Senate Explores Outsourcing Security Services - InformationWeek

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Government // Cybersecurity
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Senate Explores Outsourcing Security Services

The US Senate might outsource core cyber security support to a managed security service. Candidate tasks include network security monitoring, threat analysis, incident reporting, vulnerability analysis, and security engineering and research.

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In a break from its current in-house service delivery model, the United States Senate might use managed security services providers for some of its core cyber security support requirements.

Some of the support functions being considered as candidates for outsourcing to a third party include network security monitoring, threat analysis, incident reporting, vulnerability analysis, and security engineering and research.

The only significant support functions that are not suitable for outsourcing include program management, quality assurance management, contractor supervision, technology assessment, and security policies and standards.

[Want more on the government's attitude toward the cloud? Read DoD Changes Cloud Computing Policy.]

Details of the Senate's interest in exploring a managed service option for some security functions are contained in a notice recently posted by the Office of the Sergeant at Arms at the US Senate. The notice seeks information from vendors able to deliver the services from their own facilities.

Vendors will be required to assist the Senate's technology staff in monitoring networks for threats, provide incident reporting and analysis and research, and evaluate and test security products and technologies. In addition, they will have to be subject matter experts in areas such as advanced persistent threat (APT) detection and mitigation and be willing to assist Senate staffers in operating and maintaining enterprise vulnerability assessments tools, the notice said.

The outsourcing route is one of two options currently under consideration by the Senate. The other option is to stick mostly with the status quo, which is to procure the support services using a combination of contractor-supplied resources and in-house personnel, equipment, and security operating centers.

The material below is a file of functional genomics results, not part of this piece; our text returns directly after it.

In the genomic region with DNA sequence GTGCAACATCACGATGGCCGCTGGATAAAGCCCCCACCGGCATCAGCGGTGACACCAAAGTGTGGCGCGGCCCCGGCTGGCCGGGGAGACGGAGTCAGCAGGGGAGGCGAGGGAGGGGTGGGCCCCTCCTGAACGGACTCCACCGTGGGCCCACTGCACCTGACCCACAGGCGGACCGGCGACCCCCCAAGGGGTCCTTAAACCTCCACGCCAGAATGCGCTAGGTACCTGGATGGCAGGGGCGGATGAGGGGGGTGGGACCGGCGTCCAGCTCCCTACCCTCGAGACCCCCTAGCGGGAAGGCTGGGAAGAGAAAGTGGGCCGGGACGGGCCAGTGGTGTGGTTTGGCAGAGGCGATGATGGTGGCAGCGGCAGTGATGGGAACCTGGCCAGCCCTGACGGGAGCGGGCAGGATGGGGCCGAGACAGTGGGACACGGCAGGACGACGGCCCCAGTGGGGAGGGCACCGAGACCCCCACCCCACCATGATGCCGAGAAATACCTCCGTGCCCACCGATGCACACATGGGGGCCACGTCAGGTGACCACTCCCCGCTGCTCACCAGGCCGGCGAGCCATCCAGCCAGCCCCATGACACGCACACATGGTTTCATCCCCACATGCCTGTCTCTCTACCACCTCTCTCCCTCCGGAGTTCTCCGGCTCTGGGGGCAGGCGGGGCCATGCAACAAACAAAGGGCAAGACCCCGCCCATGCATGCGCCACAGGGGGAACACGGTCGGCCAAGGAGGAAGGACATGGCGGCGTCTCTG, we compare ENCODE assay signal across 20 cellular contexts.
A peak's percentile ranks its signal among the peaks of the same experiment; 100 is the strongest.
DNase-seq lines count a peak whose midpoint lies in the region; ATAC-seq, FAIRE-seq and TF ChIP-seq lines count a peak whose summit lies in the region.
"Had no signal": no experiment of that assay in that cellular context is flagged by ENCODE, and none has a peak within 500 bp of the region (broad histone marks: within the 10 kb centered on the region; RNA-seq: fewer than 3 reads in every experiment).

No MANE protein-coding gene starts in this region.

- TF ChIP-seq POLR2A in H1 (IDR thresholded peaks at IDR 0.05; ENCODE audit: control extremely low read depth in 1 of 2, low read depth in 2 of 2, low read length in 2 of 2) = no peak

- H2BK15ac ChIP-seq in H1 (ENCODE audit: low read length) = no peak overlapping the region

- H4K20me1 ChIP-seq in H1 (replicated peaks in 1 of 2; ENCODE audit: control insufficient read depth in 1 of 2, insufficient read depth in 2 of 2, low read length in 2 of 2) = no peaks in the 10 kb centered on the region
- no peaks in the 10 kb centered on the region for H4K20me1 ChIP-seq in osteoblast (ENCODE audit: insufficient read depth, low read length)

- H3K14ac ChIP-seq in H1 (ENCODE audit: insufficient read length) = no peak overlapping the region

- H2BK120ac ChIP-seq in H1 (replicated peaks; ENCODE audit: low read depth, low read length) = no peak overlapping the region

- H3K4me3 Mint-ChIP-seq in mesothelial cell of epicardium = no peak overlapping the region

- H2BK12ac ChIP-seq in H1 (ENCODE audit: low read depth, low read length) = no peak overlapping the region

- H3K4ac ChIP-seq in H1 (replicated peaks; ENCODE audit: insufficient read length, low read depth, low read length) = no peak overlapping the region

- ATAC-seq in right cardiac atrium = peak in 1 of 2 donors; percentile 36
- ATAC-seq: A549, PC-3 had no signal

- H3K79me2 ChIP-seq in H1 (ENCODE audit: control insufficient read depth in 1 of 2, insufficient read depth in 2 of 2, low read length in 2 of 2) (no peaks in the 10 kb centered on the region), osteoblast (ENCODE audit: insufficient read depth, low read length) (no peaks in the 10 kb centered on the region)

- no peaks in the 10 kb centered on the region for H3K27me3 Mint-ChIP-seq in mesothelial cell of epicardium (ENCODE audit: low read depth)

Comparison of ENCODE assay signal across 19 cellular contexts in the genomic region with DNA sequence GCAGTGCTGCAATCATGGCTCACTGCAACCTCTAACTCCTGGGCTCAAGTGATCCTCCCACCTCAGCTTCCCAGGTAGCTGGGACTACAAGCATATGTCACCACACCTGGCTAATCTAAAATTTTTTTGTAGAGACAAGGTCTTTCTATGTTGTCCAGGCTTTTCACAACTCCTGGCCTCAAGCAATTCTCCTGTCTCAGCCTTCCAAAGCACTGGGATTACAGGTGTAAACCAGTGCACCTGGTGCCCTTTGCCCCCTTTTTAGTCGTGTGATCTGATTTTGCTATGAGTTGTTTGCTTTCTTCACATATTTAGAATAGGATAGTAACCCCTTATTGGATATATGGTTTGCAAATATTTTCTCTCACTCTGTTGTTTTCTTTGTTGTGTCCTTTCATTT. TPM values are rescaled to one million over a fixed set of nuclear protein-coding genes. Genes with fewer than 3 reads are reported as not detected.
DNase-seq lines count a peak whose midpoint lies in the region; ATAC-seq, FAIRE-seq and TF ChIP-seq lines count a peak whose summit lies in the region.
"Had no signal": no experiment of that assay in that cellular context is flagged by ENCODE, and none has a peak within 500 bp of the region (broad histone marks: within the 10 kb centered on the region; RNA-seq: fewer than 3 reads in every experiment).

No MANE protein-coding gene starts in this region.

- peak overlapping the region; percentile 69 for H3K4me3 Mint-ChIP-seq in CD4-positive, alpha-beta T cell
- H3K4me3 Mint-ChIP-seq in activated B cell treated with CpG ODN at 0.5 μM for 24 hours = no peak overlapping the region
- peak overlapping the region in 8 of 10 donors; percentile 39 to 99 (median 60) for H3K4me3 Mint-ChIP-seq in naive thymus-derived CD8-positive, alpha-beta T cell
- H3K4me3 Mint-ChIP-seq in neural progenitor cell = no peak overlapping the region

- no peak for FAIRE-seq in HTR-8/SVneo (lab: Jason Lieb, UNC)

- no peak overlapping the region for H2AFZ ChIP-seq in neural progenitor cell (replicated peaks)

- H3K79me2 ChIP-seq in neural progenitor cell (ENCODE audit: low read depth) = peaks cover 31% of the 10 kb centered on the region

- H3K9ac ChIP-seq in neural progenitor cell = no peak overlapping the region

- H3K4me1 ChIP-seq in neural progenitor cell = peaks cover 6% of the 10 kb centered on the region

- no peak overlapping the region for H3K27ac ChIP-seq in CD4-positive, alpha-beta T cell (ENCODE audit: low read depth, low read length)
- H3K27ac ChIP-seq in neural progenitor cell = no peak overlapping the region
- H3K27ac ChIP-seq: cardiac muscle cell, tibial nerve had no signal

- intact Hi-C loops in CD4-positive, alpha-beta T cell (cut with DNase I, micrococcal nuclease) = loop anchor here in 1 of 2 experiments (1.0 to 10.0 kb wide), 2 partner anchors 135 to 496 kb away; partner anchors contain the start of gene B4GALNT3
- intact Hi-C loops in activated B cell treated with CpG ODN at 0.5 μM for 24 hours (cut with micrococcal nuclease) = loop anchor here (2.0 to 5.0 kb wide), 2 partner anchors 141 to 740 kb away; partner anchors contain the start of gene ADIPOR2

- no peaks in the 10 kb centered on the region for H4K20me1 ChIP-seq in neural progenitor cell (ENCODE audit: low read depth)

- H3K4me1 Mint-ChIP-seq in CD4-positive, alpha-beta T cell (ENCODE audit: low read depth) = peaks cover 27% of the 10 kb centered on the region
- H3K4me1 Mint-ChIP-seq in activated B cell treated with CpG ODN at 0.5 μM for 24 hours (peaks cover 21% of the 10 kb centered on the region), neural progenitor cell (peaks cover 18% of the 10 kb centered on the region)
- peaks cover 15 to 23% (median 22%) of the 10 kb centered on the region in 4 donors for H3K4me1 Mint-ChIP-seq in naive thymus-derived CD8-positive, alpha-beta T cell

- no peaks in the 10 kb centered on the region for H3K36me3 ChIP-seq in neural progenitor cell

111th US Senate class photo.
(Image: Wikipedia)
111th US Senate class photo.
(Image: Wikipedia)

The notice does not offer any explanation for the Senate's new interest in outsourcing key security functions to third-party providers. But it makes clear that the Senate intends to exert as much control as it can over any security outsourcing arrangement. The Senate, for instance, will maintain sole custody of all data under a managed service arrangement. It will insist on access to all security metadata maintained by the service provider in order to respond to threats faster.

Any managed service provider that is selected for the task will also need to provide the services using personnel who are US citizens working in US-based facilities and on computers, storage systems, and networks located on US soil.

It's unclear how quickly, or even whether, the Senate ultimately will outsource security support functions to a third party. The notice is merely an expression of its interest in considering other options to its current security delivery model. Even so, the Senate's interest in at least exploring the option is interesting, considering that a vast majority of federal IT professionals remain wary about migrating any IT service to the cloud.

In a MeriTalk survey of 153 federal IT professionals this September, 89% expressed concern about moving to cloud services for a variety of reasons. Forty-three percent of those surveyed compared moving to the cloud to giving a teenager the keys to a new convertible.

Many cited a lack of proper data governance as a reason for their reluctance to move applications and services to the cloud. Close to 80% cited security as one of the biggest reasons for holding back from the cloud.